Crow, 25, got off to a roaring start as a starter-turned-reliever last year and even got slotted as the closer when Soria took a brief respite from the role after a late May slump. But he didn't get a save then or at any other time.

"I have a few blown saves but no saves," he said with a wry chuckle.

Soria was a mentor to Crow and others in the rookie-dominated bullpen of 2011.

"Losing him is a big loss, but between Greg and Broxton and whoever else is in the bullpen, I think it doesn't really matter who's in the ninth inning because the seventh, eighth inning is just as important, I think," Crow said. "So it doesn't really matter to me where I pitch just as long as I have an opportunity to."

This year's bullpen will have new faces, including Broxton and left-hander Jose Mijares, but Crow expects the esprit de corps that existed last year to continue.

"If you're a reliever, I would think anybody would want to have that as their goal to one day be a closer but, on this team, I don't think it really matters. I think everybody in the bullpen wants everybody else to do well," Crow said. "I don't think anybody's jealous of anybody else. I think just going out and winning the game is the most important thing. It doesn't matter who gets credit for the save or the win, just as long as we win."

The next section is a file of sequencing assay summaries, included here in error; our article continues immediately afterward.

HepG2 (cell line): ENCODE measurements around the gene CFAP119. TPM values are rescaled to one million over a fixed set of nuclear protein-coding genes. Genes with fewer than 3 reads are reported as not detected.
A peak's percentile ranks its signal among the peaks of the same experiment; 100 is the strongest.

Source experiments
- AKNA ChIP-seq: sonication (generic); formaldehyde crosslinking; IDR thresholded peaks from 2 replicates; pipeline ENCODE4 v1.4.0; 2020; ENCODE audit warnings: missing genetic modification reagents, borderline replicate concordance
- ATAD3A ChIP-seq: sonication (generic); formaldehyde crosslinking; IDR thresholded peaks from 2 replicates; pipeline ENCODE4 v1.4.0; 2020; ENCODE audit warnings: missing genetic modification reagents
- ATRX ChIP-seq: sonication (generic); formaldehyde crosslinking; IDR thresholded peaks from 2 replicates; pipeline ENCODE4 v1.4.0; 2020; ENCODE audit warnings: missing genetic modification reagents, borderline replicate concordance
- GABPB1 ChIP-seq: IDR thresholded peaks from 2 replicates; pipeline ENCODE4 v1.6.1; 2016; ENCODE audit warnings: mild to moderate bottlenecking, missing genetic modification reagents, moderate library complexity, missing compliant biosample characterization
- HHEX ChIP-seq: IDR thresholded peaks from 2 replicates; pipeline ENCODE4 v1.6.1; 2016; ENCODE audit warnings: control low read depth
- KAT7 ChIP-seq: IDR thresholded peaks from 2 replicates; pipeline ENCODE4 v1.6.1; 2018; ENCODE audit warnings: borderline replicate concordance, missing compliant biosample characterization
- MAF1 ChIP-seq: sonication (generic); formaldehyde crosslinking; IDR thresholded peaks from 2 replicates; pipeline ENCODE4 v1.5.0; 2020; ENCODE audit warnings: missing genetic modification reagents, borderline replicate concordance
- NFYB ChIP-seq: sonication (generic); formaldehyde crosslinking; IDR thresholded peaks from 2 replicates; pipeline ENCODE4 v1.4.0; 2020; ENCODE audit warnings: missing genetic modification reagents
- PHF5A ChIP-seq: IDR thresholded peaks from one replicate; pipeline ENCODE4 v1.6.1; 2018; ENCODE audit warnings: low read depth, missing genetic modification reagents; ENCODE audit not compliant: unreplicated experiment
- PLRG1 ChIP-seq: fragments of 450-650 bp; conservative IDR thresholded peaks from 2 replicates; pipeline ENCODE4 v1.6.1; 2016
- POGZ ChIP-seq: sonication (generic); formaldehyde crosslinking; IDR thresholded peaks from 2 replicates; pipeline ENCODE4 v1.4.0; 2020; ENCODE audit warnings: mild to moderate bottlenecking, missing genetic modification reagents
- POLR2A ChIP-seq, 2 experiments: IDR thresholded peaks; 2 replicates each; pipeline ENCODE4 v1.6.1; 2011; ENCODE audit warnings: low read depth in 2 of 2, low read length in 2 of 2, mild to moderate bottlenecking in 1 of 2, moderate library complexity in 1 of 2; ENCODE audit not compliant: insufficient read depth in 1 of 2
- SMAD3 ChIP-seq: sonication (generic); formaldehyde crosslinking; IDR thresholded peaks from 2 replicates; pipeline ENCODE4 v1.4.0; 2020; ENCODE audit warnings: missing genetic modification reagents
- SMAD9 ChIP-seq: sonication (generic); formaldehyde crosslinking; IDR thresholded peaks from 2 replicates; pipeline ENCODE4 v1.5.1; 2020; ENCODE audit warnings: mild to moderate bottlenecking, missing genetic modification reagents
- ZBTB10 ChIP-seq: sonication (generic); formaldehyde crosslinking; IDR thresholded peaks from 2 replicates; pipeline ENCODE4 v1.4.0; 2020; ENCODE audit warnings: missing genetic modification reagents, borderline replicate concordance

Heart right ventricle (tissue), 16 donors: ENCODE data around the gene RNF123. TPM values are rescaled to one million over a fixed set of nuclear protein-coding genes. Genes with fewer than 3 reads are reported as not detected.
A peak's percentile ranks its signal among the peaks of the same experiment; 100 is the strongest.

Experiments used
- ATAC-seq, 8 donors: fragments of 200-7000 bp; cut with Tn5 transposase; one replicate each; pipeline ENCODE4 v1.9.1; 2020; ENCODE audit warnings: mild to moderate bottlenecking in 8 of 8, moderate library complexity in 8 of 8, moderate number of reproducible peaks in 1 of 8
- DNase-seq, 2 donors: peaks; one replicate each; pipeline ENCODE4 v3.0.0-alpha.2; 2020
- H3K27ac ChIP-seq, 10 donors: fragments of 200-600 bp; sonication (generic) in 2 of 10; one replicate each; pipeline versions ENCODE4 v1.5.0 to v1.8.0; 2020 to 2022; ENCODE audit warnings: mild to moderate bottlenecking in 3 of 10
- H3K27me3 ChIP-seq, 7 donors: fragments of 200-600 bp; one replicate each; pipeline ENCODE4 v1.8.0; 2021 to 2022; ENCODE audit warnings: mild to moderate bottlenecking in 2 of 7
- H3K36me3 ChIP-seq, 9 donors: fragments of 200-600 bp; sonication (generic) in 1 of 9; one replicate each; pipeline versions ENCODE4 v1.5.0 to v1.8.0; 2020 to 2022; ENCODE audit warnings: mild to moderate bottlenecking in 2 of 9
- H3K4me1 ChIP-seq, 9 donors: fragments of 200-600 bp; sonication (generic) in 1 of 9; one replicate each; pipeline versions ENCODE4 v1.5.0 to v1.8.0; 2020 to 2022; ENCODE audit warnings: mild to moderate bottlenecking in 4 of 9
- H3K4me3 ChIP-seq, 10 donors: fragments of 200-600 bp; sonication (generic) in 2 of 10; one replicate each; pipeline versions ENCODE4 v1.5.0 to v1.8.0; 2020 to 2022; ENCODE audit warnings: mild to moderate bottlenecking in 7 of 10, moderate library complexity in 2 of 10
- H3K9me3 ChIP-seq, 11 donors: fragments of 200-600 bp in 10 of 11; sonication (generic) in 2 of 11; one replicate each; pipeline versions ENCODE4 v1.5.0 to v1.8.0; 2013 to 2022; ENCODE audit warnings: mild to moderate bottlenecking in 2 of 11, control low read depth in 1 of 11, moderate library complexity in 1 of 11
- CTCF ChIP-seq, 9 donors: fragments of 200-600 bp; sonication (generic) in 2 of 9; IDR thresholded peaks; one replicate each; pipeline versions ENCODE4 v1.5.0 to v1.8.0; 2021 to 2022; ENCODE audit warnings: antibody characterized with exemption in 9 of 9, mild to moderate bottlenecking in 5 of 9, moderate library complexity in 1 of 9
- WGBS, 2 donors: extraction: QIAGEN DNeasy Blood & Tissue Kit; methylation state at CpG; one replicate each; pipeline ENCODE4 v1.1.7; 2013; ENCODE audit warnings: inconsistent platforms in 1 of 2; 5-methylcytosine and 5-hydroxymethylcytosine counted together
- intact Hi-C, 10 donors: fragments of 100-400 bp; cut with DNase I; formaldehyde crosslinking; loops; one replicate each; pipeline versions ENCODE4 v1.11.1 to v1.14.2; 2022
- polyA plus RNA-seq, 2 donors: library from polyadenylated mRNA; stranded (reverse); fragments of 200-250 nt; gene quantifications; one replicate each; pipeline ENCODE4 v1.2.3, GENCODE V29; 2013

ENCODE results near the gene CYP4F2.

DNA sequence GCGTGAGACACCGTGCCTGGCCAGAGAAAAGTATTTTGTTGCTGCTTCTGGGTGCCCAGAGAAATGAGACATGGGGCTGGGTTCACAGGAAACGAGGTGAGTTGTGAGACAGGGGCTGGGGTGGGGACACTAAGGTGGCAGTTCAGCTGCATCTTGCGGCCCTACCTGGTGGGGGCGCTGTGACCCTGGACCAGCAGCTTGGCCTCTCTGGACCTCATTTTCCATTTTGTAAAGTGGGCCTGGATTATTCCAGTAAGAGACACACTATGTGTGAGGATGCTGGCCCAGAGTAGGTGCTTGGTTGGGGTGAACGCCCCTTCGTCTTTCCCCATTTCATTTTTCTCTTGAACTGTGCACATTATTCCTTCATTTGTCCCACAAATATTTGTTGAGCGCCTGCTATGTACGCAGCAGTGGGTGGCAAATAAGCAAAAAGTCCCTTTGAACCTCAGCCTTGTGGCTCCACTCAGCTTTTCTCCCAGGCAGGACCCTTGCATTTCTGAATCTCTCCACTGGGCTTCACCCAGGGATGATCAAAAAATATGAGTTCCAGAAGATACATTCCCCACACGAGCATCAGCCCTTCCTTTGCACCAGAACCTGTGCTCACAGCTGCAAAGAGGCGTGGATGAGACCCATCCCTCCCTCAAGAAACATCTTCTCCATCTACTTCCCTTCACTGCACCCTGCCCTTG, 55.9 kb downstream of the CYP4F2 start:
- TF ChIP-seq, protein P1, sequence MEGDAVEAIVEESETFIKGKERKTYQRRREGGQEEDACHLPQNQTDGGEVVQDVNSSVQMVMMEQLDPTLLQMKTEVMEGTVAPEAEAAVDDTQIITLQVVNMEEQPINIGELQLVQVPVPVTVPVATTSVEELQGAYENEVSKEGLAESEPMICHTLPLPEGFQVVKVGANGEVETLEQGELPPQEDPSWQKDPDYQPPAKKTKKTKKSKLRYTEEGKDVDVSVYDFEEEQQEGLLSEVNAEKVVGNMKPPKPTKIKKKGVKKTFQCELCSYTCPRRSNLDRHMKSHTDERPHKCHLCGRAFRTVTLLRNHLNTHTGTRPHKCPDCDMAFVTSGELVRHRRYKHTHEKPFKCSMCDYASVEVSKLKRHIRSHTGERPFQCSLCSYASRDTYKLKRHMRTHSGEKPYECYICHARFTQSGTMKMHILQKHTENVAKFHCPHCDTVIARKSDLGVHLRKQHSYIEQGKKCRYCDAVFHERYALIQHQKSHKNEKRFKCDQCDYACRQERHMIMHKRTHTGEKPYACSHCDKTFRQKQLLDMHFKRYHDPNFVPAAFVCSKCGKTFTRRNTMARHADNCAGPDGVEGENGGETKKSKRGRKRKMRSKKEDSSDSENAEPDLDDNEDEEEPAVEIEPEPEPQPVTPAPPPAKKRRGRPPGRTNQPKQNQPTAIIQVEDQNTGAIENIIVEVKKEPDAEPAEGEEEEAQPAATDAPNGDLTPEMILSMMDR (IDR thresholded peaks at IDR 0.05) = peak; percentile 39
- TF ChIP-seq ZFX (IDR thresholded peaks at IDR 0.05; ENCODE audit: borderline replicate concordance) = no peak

Holland, 26, had some flashy statistics last year when he was still classified as a rookie although he'd come up in 2010. There was a 5-1 record, 1.80 ERA and 74 strikeouts in 60 innings -- plus the Major Leagues' best mark in denying inherited runners the plate, 6.1 percent (just 2 of 33 scored).

Being in the running for closer was not on his agenda this year.

"I'm not really looking forward to it because it's a big hit," Holland said of Soria's loss. "Not to mention that he's an All-Star and a leader in the clubhouse and down there in the bullpen for us, but it's an opportunity for all of us to show we can hold the fort and help win games. It's unfortunate, but we're looking forward to the challenge. We had a good bullpen last year and we were young and we learned a lot from him and from our own experiences. Plus we've got Broxton and Mijares, and they've been there late in the games and I think we're going to be OK."

Holland has some experience, notching four saves last year.

"Mentally the ninth inning can be challenging, just closing the game out, but if you approach it as just as another inning - that you're just going out there to do a job and hold the lead - if you can take that mentality out there, I think you'll be OK," he said.

Soria, as he surveys the bullpen that he helped nurture, expresses confidence.

"They're old enough to handle themselves. They're ready to be good and to have success," Soria said. "Broxton is a veteran guy, Mijares has been around for a while and they're going to be fine. And they're really a nice group of kids that are going to win a lot of games."

Dick Kaegel is a reporter for MLB.com. This story was not subject to the approval of Major League Baseball or its clubs.